Over 362,000 customers have upgraded to Monzo’s current account, but only 1 in 10 are using it as their primary bank account. So what gives?
Today’s the day: Monzo is shutting down the prepaid debit cards that were launched as part of its Beta programme. The London-based challenger bank has announced that 94 per cent of its active users have upgraded to a Monzo current account, with a total of more than 500,000 people now using the accounts.
Monzo has stated that this makes it the “biggest digital challenger bank in the UK”, a claim which has been slightly contested in recent weeks. Close competitor Revolut, which is not quite a challenger bank and more of a banking challenger due to its lack of a banking licence, reached 1.5m users last month.
However when speaking at the AltFi London Summit two weeks ago, Monzo product manager Valerio Magliulo stated that only 1 in 10 of all current account users have made Monzo their primary bank account. This is expected to increase after Monzo completes testing of the UK-wide Current Account Switching Service (CASS), which it released to a small number of users yesterday.
Monzo’s Beta programme launched back in 2015, offering a prepaid card alongside its banking app for people to use while it awaited authorisation from the Financial Conduct Authority. It received its full licence in April 2017, with the current account following in October.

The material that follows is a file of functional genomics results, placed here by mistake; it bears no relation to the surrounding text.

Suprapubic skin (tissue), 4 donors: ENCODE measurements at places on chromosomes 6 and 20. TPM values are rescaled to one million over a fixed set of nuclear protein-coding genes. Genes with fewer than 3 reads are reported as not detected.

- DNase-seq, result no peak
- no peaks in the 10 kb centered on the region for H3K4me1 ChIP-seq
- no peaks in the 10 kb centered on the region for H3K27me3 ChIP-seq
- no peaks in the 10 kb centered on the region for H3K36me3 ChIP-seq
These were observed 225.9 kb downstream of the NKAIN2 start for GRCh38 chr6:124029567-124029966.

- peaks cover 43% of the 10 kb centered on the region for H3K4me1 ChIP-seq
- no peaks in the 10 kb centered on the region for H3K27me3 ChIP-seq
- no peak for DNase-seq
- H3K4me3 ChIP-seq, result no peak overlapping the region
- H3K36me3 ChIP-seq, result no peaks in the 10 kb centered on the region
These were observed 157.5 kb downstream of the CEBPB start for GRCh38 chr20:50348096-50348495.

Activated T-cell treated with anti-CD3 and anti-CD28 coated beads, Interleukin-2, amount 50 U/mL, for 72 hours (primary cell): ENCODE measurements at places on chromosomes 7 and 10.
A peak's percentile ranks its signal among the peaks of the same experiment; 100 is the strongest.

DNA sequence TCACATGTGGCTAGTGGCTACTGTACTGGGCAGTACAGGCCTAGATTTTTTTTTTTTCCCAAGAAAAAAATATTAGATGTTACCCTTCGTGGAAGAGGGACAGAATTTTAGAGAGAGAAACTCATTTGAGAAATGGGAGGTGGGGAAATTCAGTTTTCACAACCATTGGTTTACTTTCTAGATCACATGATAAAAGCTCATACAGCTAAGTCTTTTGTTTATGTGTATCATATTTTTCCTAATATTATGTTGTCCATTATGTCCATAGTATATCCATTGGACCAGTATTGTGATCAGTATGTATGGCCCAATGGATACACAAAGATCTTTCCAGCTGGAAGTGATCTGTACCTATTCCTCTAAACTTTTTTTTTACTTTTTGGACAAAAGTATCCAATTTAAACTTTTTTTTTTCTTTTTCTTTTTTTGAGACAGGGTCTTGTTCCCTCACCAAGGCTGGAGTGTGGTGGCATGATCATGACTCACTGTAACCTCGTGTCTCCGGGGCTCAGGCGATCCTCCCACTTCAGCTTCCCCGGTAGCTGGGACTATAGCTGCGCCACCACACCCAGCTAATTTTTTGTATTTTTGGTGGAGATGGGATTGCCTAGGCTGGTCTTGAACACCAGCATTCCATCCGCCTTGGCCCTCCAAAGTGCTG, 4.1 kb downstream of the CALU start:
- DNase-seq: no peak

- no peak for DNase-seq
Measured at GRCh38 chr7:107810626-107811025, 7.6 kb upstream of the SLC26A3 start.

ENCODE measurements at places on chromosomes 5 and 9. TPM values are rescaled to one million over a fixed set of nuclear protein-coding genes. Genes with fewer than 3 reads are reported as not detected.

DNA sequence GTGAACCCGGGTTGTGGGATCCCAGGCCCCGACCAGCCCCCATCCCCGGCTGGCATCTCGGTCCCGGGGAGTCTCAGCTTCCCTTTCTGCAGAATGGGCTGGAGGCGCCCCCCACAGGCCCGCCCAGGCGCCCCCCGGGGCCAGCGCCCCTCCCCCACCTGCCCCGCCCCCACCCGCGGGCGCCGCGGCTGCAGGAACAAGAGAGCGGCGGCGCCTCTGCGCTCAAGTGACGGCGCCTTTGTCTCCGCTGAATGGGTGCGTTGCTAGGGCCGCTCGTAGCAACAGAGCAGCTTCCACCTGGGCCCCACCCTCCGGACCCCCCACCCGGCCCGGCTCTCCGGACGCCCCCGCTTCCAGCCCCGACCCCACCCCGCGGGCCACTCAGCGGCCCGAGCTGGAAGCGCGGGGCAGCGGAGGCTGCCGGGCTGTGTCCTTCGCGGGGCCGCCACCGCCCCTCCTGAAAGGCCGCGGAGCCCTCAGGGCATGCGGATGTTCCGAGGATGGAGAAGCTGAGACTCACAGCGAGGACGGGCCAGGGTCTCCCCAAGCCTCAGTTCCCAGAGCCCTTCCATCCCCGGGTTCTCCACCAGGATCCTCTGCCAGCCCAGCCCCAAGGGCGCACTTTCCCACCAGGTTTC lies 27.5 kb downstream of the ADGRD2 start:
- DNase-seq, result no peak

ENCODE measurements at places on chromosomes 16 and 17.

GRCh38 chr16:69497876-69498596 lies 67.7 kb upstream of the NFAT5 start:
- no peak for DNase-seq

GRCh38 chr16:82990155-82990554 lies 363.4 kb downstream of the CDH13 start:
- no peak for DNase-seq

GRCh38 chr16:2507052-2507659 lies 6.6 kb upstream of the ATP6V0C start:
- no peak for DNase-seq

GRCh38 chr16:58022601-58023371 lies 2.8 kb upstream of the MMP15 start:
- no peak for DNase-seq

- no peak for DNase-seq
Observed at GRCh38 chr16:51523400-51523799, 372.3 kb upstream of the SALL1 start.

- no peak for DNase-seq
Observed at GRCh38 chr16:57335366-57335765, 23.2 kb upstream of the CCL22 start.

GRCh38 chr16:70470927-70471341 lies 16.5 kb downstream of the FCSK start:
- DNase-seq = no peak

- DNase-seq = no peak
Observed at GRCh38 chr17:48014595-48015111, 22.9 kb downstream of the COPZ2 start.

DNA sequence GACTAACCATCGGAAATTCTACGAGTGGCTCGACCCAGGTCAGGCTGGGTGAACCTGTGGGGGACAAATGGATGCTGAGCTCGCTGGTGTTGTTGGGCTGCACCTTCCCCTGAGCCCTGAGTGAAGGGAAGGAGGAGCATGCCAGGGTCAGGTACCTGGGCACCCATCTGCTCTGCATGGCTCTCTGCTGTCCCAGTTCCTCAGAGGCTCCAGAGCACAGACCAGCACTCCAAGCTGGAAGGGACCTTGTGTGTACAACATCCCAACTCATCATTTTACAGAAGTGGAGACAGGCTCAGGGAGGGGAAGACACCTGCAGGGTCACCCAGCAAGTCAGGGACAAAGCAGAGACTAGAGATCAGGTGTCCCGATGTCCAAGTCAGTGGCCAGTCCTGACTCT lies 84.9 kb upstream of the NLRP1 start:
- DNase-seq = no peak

“Given that customers typically stay with the same bank for an average of 17 years and only 3% of people in the UK move to a different bank each year, what Monzo has achieved is remarkable,” commented Eileen Burbidge, a partner at Monzo-backer Passion Capital and Monzo’s own investor director.
“To have so many customers upgrade proves how engaged and loyal Monzo’s user base really is. It reflects a genuine appetite for a bank that’s doing things differently.”
The digital bank has said that 80 per cent of its customer growth so far can be pinpointed to word of mouth and referrals. However like most digital challenger banks, with the exception of Revolut (although again that’s a slightly different ball park), Monzo has yet to break even, let alone reach profitability.
“I feel very lucky that we have a community of users that care enough to share their enthusiasm, ideas and frank feedback with us. They’ve helped us make Monzo what it is today, and I’m glad that so many people have chosen to join us for what’s next.”
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